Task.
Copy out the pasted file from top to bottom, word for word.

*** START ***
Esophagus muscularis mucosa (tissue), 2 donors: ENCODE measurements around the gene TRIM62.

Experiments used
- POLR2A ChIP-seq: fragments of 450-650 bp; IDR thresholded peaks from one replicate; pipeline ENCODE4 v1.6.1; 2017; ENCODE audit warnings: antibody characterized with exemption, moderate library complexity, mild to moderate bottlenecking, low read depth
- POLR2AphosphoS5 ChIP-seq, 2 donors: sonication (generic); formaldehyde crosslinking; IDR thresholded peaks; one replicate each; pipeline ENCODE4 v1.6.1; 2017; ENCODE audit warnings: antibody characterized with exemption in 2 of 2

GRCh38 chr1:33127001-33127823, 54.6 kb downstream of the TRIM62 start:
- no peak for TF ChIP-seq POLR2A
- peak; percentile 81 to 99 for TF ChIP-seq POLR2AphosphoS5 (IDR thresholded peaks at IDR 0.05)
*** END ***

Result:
Esophagus muscularis mucosa (tissue), 2 donors: ENCODE measurements around the gene TRIM62.

Experiments used
- POLR2A ChIP-seq: fragments of 450-650 bp; IDR thresholded peaks from one replicate; pipeline ENCODE4 v1.6.1; 2017; ENCODE audit warnings: antibody characterized with exemption, moderate library complexity, mild to moderate bottlenecking, low read depth
- POLR2AphosphoS5 ChIP-seq, 2 donors: sonication (generic); formaldehyde crosslinking; IDR thresholded peaks; one replicate each; pipeline ENCODE4 v1.6.1; 2017; ENCODE audit warnings: antibody characterized with exemption in 2 of 2

GRCh38 chr1:33127001-33127823, 54.6 kb downstream of the TRIM62 start:
- no peak for TF ChIP-seq POLR2A
- peak; percentile 81 to 99 for TF ChIP-seq POLR2AphosphoS5 (IDR thresholded peaks at IDR 0.05)